Letters to SAR: October 1998

By Dan Shea

Dear SAR,

It was with some interest that I read of the M 60’s being replaced by the M 240’s in the 82’d Airborne Division.

I served in the 82’d from 1985 as an 11B in the 2/508 ABN INF Bn, which became the 3/504 PIR when we went regimental in 1986. Shortly after I was assigned to the Second of the o’eight I passed the selection for the battalion scout platoon. What does this have to do with machine guns you ask? Well in 1985 a 21 man Scout platoon bristled with weapons. The most potent of which were our six, yes six, M60 machine guns. We were allocated two per six man squad.

I can’t say I loved my 60 but you couldn’t pry it from my hands. Before moving to the “Light Infantry” concept when we lost all of our firepower save one M 203 per Squad. I was able to do quite a lot with this “unreliable” and “inferior” piece of machinery.

I’ve never shot, nor even laid hands on an FN MAG, let alone the Army’s M 240. Maybe it is better. I leave that to the people who’s butts are truly on the line.

Being a FAG (Former Action Guy), and maybe an RKI, I note the change with a twinge of nostalgia, and reminisce of the twenty-three pounds of pleasure I toted through North Carolina and points South all those years ago.


Dear Chuck,

The M-60 versus ______ (you fill in the blank) is going to be as everlasting a battle as the familiar Ford vs Chevy or 9mm Vs 45acp debates. There are many good points on all sides and it is doubtful that there will ever be a true victor. Thanks for a little insight.


Dear SAR,

I happened to be watching AMC the other day, and tuned into a movie I had not seen in many years “Black Scorpion”, which was produced in 1957 by the special effects master of the original “King Kong” in 1933. The film is set in Mexico.

Something of interest to Rafficarians in the movie, is the Mexican police official in the film ( a central character) who fights off the giant scorpions with what appears to be a Mendoza C-1934 or RM-1 light machine gun (albeit in the semi-auto mode only, possibly for budget reasons?) Though this might be of interest to you.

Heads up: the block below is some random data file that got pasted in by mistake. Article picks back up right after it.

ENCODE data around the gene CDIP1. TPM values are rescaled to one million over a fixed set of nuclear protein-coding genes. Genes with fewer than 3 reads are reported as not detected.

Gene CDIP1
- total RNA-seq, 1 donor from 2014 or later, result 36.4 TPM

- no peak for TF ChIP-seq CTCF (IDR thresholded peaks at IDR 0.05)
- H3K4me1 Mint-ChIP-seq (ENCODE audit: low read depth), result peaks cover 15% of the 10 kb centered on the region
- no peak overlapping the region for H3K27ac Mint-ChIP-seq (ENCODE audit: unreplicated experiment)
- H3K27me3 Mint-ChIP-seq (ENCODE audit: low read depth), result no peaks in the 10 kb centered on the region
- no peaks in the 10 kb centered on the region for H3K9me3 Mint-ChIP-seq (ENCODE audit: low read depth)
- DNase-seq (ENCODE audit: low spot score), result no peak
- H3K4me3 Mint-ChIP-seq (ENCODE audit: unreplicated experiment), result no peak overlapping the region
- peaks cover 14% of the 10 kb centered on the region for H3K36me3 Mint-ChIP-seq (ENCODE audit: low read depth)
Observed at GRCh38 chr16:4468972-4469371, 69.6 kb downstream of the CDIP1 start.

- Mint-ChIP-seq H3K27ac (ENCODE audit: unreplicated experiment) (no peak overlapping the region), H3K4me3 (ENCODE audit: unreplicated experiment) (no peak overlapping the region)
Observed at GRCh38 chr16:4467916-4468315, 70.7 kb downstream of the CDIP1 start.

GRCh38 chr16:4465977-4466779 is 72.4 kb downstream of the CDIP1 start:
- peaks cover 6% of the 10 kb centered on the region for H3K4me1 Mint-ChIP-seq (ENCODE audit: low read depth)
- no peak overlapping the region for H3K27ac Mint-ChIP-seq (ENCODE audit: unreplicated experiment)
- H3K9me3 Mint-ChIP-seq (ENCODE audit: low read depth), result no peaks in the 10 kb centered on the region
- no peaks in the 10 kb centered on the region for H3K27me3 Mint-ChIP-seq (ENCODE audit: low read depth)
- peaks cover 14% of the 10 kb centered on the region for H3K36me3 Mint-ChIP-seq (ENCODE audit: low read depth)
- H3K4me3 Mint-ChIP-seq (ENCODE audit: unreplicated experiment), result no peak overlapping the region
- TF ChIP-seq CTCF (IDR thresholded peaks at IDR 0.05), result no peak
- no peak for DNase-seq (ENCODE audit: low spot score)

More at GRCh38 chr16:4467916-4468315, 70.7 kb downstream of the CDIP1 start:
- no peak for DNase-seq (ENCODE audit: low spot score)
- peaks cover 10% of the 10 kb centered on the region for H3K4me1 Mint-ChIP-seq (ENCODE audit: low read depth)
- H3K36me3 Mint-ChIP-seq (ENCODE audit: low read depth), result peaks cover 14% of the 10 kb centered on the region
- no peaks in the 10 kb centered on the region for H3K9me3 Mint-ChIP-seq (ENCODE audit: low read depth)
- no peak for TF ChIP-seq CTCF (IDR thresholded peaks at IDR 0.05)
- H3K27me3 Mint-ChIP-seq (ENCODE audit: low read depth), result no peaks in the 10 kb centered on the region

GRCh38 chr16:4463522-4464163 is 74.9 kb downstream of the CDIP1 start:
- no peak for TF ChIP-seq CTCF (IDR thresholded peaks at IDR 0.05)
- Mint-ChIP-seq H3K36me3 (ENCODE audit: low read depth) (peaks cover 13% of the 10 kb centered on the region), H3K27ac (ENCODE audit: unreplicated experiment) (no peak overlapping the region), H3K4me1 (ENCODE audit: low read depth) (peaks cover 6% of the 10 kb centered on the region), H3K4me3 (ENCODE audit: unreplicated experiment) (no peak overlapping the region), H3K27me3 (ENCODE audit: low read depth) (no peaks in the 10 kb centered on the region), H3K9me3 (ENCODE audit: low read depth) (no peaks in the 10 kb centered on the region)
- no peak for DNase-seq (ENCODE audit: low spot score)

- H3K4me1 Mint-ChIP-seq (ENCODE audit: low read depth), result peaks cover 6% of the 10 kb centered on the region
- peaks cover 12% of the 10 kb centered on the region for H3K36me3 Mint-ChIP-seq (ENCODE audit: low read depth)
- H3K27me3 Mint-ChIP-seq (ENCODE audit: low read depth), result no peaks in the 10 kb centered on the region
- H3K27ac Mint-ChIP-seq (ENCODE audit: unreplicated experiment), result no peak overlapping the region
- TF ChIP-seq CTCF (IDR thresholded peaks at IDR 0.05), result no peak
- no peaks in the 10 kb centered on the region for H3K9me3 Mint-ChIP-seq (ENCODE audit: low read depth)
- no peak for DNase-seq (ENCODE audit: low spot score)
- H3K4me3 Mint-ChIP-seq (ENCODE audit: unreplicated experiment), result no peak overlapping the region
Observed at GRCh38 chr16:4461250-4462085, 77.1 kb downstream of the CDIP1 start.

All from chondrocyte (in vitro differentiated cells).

Dear Bob,

Thanks for the heads up. The movies certainly do provide everyone with a different perspective depending upon their particular interest. You can always pick out the gun guys in the movie theatre because every time someone plants a 9mm round into a car and it causes it to explode, there is always a groan and an “as if.” I always thought it was limited to those of us in the gun culture until a buddy of mine went to see a movie with a trucker. Every time a truck came on to the screen, he would whisper “Oh please...as if a ‘72 Mack will roll at 104Mph, and they never used that transmission in that year anyway.”


Dear SAR,

In reference to the feature on the BATF Form 1 - July 1998, I am most interested in item 4 (1) State why you intend to make firearm. Since the author Jeff W. Zimba did not cover this item perhaps the folks at SAR can offer some advice on what to fill in on item 4 (I) as I could see a slip of the pen could cause you a lot of grief!

Also might I suggest that people who shoot the belt fed water cooled guns can add a can of automotive “water pump lubricant” to the water jacket as this is the same as water soluble cutting oil used by machine shops.

Ed R.

Dear Ed R,

The most common answer to that question in the authors opinion is; “For my private collection”. Were glad to pass along your tip on the lubricant.



This article first appeared in Small Arms Review V2N1 (October 1998)
and was posted online on December 9, 2016


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